Not just Bihar in Tejashwi Yadav's line of sight

Lalu Yadav’s political heir has an opportunity to rebuild his party and play a hand in the prospects of the Opposition beyond his state, writes Nagendra

RJD leader Tejashwi Yadav addresses an election rally at Digha. (Photo: Getty Images)
RJD leader Tejashwi Yadav addresses an election rally at Digha. (Photo: Getty Images)
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Nagendra

On August 7, when Tejashwi Yadav’s Rashtriya Janata Dal (RJD) hit the streets, to protest the alarming price rise and unemployment, in all district headquarters of Bihar, there was no indication that three days later, a new state government would take over.

It happened against the apparent run of play, and Nitish Kumar, the embattled incumbent Chief Minister, demonstrated yet again that his survival instincts were matchless.

Much has been said already about the war of attrition the BJP was running against its own ally in the state. These manoeuvres to weaken Nitish Kumar and his party, the Janata Dal (United), had begun even before the BJP-JD(U) government was sworn in again.

In the run-up to the 2020 assembly election, the BJP cynically manipulated Chirag Paswan of the Lok Janshakti Party (LJP) to destabilise Nitish and even replaced his trusty deputy Sushil Modi, a BJP veteran with deep roots and great influence in the state. The knives have been out ever since.

Nobody knew this better than Nitish himself. Earlier this year, when he walked across from his official residence on 1, Aney Marg in state capital Patna, to attend an Iftar get-together at Rabri Devi’s house, a move pregnant with political meaning, it expectedly created a flutter.

The already raised eyebrows twisted and knotted when Tejashwi, in a reciprocal gesture, attended an Iftar get-together at the chief minister’s residence. Speculation reached fever pitch when Nitish walked up to the gate to see off young Tejashwi. A visible line had been drawn in the sand.

As a mark of his deference to ‘Chacha’ Nitish Kumar, Tejashwi touched his feet at the swearing-in ceremony and Nitish, in turn, hugged him and offered him the chair next to him. The optics were meaningful and not lost on anyone.

Soon after, he was seen in Delhi, meeting Congress president Sonia Gandhi and Left leaders Sitaram Yechury and D. Raja. The outreach with national leaders who will likely play critical roles in any future Opposition understanding for the Lok Sabha elections in 2024 is not without significance either.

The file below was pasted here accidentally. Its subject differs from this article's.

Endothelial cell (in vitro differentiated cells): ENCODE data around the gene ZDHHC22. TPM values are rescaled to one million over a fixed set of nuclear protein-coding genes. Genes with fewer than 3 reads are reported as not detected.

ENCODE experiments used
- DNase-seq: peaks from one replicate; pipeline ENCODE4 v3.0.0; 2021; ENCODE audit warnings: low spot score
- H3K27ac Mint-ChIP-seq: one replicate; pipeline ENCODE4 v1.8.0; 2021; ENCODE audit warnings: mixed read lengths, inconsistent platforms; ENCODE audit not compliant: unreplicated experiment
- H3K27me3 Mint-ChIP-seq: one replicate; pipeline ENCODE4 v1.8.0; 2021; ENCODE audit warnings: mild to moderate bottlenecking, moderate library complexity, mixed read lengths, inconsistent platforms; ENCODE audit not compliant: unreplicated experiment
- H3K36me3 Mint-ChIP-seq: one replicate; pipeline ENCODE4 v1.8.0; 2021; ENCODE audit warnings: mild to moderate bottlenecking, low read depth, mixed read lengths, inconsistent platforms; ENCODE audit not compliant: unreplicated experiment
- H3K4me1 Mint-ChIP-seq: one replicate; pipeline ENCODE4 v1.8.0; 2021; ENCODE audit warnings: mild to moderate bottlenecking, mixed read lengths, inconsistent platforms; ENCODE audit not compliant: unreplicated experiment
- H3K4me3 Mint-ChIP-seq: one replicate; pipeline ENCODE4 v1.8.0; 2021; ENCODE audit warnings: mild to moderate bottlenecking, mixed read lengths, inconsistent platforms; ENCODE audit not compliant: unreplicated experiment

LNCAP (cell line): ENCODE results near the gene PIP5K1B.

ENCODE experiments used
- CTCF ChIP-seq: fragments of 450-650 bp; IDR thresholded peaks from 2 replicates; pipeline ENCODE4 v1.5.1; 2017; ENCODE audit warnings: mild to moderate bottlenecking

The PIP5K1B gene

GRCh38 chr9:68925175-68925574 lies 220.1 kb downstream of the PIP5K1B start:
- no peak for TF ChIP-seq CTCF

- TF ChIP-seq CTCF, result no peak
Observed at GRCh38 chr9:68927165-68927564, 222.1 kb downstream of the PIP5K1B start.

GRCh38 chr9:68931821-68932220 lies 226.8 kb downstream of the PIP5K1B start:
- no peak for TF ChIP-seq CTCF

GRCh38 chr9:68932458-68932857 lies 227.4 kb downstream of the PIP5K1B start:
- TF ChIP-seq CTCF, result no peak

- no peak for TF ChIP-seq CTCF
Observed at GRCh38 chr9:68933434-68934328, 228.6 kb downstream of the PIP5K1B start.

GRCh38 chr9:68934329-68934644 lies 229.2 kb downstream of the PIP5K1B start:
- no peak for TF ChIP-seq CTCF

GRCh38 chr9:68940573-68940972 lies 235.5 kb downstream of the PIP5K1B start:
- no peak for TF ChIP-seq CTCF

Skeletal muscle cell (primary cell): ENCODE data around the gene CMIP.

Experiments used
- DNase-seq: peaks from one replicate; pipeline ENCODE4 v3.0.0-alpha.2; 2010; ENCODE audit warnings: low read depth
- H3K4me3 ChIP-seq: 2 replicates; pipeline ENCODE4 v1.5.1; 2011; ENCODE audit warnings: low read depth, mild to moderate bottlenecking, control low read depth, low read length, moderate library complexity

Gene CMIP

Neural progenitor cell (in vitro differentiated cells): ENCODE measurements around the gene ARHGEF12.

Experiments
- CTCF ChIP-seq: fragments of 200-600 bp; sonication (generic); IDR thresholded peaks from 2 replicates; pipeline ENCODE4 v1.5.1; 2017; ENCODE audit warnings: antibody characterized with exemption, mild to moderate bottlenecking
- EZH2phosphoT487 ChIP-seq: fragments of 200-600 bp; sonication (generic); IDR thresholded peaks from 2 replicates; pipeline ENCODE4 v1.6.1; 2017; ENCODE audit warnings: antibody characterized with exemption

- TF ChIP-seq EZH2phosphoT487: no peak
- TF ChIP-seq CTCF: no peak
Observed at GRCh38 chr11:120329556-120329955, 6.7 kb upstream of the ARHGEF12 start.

Tejashwi knows how critical Bihar will be to shape the Opposition’s campaign and electoral prospects in the Hindi heartland. The reverberations will be felt not just in Bihar and the 40 Lok Sabha seats it has but the entire Hindi belt. The Left parties including the CPI(M-L), which has 12 members in the Bihar assembly, are important allies in the state and the RJD leader is alive to that dynamic as well.

Tejashwi is still only 32 years old. People who have interacted with him in recent years say he is curious and a quick learner. Of the fact that his political learning curve has been sharp, there is little doubt. Let’s pull back a bit to understand this.

Tejashwi Yadav touches Nitish Kumar’s feet after taking oath
Tejashwi Yadav touches Nitish Kumar’s feet after taking oath

The first phase of polling in the Bihar assembly election of 2020 was scheduled for October 28. Till the first week of October, there was no sign of an opposition alliance, and nobody gave the Opposition even an outside chance of winning. The result was a foregone conclusion: a formidable NDA coalition of the BJP and JD(U), with support from caste satraps like Upendra Kushwaha and Jitan Ram Manjhi, looked all set for a landslide.

The ‘gathbandhan’ or the coalition of opposition parties, was announced on October 7. It barely caused a ripple. But over the next few days, media began to notice the rapidly swelling crowds at the election rallies of Tejashwi Yadav. They also didn’t miss that the election posters of the RJD now featured Tejashwi alone—no sign of Lalu Yadav or Rabri Devi (both former Bihar chief ministers). Something was afoot.

Before long there was a restless hubbub in NDA circles, and a victory that looked certain yesterday was suddenly looking shaky. With every passing day of the campaign, the possibilities looked more open, the NDA more fidgety and the Opposition a little more hopeful of pulling off an unlikely miracle.

The big crowds at Tejashwi’s rallies were getting bigger and more exuberant. They were greeting him with a fervour that took everyone by surprise—and the pundits were now reminiscing about Lalu Yadav in his heyday.